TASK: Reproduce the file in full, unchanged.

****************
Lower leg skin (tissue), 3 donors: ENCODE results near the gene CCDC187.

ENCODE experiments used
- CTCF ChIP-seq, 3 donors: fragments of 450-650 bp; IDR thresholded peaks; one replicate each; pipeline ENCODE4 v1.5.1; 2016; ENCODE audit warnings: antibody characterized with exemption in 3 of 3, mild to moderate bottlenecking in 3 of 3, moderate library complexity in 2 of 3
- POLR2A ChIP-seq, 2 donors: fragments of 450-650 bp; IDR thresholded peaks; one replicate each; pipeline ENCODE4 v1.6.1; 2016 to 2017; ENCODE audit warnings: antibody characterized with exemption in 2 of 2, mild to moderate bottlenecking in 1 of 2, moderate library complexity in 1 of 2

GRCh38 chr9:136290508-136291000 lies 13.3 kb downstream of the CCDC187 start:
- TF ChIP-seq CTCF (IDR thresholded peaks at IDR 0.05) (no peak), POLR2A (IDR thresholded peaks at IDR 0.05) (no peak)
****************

Lower leg skin (tissue), 3 donors: ENCODE results near the gene CCDC187.

ENCODE experiments used
- CTCF ChIP-seq, 3 donors: fragments of 450-650 bp; IDR thresholded peaks; one replicate each; pipeline ENCODE4 v1.5.1; 2016; ENCODE audit warnings: antibody characterized with exemption in 3 of 3, mild to moderate bottlenecking in 3 of 3, moderate library complexity in 2 of 3
- POLR2A ChIP-seq, 2 donors: fragments of 450-650 bp; IDR thresholded peaks; one replicate each; pipeline ENCODE4 v1.6.1; 2016 to 2017; ENCODE audit warnings: antibody characterized with exemption in 2 of 2, mild to moderate bottlenecking in 1 of 2, moderate library complexity in 1 of 2

GRCh38 chr9:136290508-136291000 lies 13.3 kb downstream of the CCDC187 start:
- TF ChIP-seq CTCF (IDR thresholded peaks at IDR 0.05) (no peak), POLR2A (IDR thresholded peaks at IDR 0.05) (no peak)